Ned Beuman’s a weird fellow, isn’t he? His writing is somehow both preoccupied and disinterested with Nazi Germany. It’s the time period he keeps returning to, yet he makes it seem coincidental, almost as if it could’ve been any other time at all. Does he aim to be controversial as the collectors of Nazi memorabilia inBoxer, Beetle, amassing an alarming number of references to Germany’s nightmarish past while maintaining a cold regard for its orchestrators? Or is there another motivation underlying this stubborn insistence he’s had thus far in his writing career to never stray too far from those years in history? Are all his books from here on in going to be patches on the same quilt which will, eventually, form a swastika that’ll stand as a thesis on… something or other?
Unless it’s part of some greater plan, or there’s a message that’s flying miles over my head, it’s distracting at best, and at worst it’s holding his stories back. For each line that absolutely sings, there’s another Nazi reference that shrieks and drowns out the good with the bad, or rather the annoyingly persistent. Were he to write about anything else, any other point in time, I don’t doubt he could take a stab at measuring up to the Vonnegut comparisons I saw one intrepid reviewer mention over on Goodreads. First, though, he needs to stop shooting for his own Breakfast of Champions. That work, and arguably Vonnegut’s entire bibliography, was steeped in the firebombing of Dresden the same way as Boxer, Beetle and The Teleportation Accident are in Nazi Germany; the difference, however, is Vonnegut was drawing on first-hand experience, literally writing what he knew, having witnessed the event as a prisoner in Dresden, whereas I’m having trouble figuring out what it is about Beauman that draws him to talk about Hitler and his consistuents.
By virtue of this, he could’ve presented to his readers as many variations on those events as he pleased without it detracting from his work, as it was always too personal to feel like a dishonest ploy. Beauman doesn’t have that luxury. His writing could be on par with Vonnegut at his best and I would still deduct points for him not being able to shake his ties with possibly the most weighted time period in all of history. With as much unpleasantness as he already incorporates into his stories, the Nazi element seems like him just piling on, and he’s not yet a seasoned enough writer to bear that weight. He wasn’t in The Teleportation Accident, and he certainly isn’t in Boxer, Beetle, his debut. Vonnegut’s stories touched on a number of indignities, from the real to the imagined, but he had a clear motive. Beauman, in my eyes, does not, and any guess at the meaning of either of his books, to me, is attributing significance to the largely insignificant.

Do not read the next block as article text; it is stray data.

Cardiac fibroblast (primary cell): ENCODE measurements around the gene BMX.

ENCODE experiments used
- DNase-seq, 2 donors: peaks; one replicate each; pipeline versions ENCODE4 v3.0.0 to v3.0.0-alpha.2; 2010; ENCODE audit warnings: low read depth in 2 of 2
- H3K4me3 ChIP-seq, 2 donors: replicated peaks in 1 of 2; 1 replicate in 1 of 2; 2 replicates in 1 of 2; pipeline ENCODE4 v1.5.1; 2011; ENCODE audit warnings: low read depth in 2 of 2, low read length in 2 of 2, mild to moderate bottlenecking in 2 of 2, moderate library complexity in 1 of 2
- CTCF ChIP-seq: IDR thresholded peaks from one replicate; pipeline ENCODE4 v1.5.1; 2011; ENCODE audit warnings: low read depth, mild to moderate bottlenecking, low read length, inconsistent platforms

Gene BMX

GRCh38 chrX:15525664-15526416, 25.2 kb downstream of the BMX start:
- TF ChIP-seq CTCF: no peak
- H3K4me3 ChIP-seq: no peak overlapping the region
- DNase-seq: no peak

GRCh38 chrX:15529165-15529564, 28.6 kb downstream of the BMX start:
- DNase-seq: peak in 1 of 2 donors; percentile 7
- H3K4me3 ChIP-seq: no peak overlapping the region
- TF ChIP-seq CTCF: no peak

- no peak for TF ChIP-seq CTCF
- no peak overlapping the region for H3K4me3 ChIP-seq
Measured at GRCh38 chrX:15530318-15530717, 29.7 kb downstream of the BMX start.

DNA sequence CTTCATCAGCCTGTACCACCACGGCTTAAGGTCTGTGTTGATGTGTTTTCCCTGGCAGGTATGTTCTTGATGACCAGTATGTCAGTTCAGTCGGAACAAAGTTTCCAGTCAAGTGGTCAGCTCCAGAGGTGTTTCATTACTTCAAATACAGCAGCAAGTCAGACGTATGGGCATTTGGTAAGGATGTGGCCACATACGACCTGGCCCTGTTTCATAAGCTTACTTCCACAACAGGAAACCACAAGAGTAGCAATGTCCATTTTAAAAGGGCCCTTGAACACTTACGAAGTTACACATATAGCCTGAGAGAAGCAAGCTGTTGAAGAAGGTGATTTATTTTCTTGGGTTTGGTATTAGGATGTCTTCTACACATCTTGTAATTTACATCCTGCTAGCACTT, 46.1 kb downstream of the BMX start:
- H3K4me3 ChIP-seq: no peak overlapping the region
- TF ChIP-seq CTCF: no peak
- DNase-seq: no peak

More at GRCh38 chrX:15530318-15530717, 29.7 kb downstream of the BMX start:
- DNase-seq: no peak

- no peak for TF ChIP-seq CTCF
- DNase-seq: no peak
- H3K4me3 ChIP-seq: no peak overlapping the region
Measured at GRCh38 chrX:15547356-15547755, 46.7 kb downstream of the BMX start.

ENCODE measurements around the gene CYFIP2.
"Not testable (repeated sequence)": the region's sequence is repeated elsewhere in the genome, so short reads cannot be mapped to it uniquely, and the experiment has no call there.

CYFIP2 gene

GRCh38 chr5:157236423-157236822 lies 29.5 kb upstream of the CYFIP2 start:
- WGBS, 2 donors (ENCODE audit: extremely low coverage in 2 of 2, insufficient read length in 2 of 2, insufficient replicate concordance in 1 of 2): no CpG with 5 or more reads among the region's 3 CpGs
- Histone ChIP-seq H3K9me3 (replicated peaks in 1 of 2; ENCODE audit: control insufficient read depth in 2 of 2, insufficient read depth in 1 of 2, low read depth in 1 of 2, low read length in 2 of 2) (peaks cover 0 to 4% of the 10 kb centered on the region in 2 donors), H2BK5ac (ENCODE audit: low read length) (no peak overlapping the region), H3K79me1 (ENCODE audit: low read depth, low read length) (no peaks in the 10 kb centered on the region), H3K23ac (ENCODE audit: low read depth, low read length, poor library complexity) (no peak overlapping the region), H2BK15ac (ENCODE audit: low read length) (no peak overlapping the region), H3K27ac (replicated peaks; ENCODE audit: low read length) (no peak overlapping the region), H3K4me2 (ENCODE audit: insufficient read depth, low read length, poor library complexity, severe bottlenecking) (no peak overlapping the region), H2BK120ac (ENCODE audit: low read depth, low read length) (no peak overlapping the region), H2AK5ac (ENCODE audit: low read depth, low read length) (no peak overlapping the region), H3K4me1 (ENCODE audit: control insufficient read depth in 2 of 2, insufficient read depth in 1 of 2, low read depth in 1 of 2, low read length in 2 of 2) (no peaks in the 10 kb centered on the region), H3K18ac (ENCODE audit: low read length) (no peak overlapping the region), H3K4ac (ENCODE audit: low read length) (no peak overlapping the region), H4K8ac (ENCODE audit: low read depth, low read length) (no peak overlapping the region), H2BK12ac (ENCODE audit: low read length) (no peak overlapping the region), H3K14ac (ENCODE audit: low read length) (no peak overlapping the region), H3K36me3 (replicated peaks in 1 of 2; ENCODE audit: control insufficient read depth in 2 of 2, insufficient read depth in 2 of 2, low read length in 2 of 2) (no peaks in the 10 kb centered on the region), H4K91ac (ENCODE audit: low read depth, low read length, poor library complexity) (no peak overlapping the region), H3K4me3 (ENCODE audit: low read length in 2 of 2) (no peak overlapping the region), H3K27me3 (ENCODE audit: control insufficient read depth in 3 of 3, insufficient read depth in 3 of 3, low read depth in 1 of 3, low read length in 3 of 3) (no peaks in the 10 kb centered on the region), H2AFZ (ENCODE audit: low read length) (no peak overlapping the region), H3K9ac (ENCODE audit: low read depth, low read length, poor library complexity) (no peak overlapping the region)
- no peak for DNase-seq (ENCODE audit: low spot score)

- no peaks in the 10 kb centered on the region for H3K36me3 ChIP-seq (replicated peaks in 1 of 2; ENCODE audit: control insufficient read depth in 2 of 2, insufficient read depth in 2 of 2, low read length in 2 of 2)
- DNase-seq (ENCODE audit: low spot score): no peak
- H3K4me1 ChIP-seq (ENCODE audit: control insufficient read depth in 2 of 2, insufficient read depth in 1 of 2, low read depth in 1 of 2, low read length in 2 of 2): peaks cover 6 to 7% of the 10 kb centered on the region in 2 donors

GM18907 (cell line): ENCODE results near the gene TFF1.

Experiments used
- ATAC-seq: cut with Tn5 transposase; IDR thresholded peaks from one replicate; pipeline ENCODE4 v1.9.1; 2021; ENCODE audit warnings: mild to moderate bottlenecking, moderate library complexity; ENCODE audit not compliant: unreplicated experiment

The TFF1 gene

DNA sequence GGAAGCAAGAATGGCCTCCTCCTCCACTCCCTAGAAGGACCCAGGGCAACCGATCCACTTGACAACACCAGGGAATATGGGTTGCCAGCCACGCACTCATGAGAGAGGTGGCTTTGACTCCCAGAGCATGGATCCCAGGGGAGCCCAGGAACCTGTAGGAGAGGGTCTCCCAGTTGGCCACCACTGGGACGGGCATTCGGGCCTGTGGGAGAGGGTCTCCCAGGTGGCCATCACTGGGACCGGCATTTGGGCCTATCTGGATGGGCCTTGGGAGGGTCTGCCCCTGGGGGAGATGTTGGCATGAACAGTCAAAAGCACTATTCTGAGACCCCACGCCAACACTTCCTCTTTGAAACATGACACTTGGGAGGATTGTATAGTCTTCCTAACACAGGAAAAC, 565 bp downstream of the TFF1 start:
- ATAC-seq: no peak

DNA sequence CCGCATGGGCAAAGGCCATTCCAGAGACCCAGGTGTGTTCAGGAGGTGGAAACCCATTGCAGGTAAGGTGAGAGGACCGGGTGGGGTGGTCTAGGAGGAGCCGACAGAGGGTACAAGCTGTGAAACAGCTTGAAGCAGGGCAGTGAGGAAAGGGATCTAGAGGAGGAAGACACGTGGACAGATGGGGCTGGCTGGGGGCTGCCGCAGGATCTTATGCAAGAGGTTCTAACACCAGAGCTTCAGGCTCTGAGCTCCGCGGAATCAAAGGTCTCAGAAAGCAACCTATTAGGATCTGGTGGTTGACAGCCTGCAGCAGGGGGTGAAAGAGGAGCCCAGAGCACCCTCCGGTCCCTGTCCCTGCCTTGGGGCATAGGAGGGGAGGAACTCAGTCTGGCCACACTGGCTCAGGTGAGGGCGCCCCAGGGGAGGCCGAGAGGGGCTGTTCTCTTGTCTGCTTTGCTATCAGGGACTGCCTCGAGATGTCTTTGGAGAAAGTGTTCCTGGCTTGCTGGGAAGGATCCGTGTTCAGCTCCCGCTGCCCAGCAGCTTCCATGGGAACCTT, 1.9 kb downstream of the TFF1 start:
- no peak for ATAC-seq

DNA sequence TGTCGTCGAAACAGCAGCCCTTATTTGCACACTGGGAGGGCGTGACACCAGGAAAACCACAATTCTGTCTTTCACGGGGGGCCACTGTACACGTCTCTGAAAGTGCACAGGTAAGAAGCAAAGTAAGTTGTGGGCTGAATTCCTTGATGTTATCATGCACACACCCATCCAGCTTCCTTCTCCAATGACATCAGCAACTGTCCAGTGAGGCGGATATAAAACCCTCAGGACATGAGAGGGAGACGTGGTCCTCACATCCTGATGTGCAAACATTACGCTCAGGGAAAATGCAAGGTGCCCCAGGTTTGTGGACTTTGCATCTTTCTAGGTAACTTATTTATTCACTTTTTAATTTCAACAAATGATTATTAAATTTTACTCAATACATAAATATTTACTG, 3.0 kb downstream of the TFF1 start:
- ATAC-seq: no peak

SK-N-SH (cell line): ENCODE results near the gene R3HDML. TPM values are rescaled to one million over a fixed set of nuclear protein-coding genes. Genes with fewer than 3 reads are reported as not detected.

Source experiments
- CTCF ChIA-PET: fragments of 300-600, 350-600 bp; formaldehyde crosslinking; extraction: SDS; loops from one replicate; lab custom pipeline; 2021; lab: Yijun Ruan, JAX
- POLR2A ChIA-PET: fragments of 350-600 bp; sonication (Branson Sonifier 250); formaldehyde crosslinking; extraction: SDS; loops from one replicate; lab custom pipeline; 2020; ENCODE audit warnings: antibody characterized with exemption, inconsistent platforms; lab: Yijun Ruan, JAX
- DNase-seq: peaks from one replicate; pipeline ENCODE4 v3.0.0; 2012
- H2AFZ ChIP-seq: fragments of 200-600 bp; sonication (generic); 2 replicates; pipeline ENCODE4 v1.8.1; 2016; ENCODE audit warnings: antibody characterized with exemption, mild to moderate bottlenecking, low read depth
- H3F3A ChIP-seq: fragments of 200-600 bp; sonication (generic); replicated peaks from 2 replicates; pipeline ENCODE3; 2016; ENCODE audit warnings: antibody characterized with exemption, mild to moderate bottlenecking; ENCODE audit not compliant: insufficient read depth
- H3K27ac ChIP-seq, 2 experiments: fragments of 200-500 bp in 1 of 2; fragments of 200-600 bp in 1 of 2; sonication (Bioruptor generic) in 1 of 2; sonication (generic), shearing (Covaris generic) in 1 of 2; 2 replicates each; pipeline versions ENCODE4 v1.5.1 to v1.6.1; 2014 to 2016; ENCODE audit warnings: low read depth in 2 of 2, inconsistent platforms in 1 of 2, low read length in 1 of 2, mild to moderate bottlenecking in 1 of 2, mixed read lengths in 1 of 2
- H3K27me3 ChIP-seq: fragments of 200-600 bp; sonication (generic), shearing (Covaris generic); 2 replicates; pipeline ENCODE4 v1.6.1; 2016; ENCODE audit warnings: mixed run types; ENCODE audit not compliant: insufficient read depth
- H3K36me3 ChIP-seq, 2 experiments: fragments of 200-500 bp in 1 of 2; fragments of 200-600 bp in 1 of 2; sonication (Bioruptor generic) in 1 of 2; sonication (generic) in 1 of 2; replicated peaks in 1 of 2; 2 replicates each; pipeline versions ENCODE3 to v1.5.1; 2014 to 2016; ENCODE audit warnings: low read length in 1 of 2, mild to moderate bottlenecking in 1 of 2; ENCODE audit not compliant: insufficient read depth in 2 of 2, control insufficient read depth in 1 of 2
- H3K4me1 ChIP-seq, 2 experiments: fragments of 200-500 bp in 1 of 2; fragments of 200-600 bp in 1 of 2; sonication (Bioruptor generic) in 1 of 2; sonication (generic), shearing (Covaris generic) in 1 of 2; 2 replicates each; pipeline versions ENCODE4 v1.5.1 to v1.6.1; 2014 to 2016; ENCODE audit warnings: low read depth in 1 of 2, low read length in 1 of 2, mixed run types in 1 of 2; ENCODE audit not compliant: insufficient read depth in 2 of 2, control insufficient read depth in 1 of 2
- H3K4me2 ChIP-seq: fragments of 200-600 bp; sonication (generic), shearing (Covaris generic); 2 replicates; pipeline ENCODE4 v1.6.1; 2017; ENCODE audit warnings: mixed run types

I’m not saying he, or his writing, isn’t without merit, that he’s another Chuck Palahniuk, a relative hack mainly reliant upon shock value. On the contrary, he has a wealth of promise at his disposal, as he’s one of the most naturally gifted writers I’ve come across recently. It’s the storytelling aspect he’s lacking in. He includes a variety of disparate, yet compelling, elements, with Nazi Germany being only one of many, then fails to tie them all together in a satisfactory manner. Maybe later on in his career he’ll have advanced his craft enough to try his hand at his own Slaughterhouse-Five, but for now he should keep his ambitions in check and work his way up to that. In The Teleportation Accident, and to a lesser extent in Boxer, Beetle, I got the sense that he was juggling, and doing such a slipshod job of it that, by story’s end, there wouldn’t be a single ball left up in the air or in his hands. Each starts out more humbly, limiting its attention to a character or two, and he’s the better for it.
It’s when he starts to introduce complications that his stories grow aimless and muddled. If Boxer, Beetle had stuck to either the past or the present, for instance, I argue that it would’ve been an improvement. Yes, the two storylines are dependent upon one another, but what I’m trying to say is I would’ve preferred he stuck to one set of characters. As is, I felt robbed every time he switched from one to the other, wanting to spend more time with both, particularly “Fishy.” On top of that, the ending left me with the same “that’s it?” feeling I had upon finishing The Teleportation Accident. I keep waiting for him to hit on something bigger, to lend his stories the meaning they seem to be lacking, yet which critics all around want to attribute to them, and they just sort of deflate. They don’t even leave you thinking, as they’re not all that open-ended or ambiguous. And, honestly, that’s about the worst way you can describe an ending to a story, disappointing and, more importantly, forgettable, two words I would use to describe both of Beauman’s books as a whole. Except I would have to tack on one more word: promising. It’s that word that’ll keep me reading his books in the hope that, at some point down the line, everything will come together, like in The Beatles song, and I’ll finally be able to jam along with him without those damned shrieks distracting me.
Travis Smith’s blog, containing this review, as well as others, photography, and more, can be found here.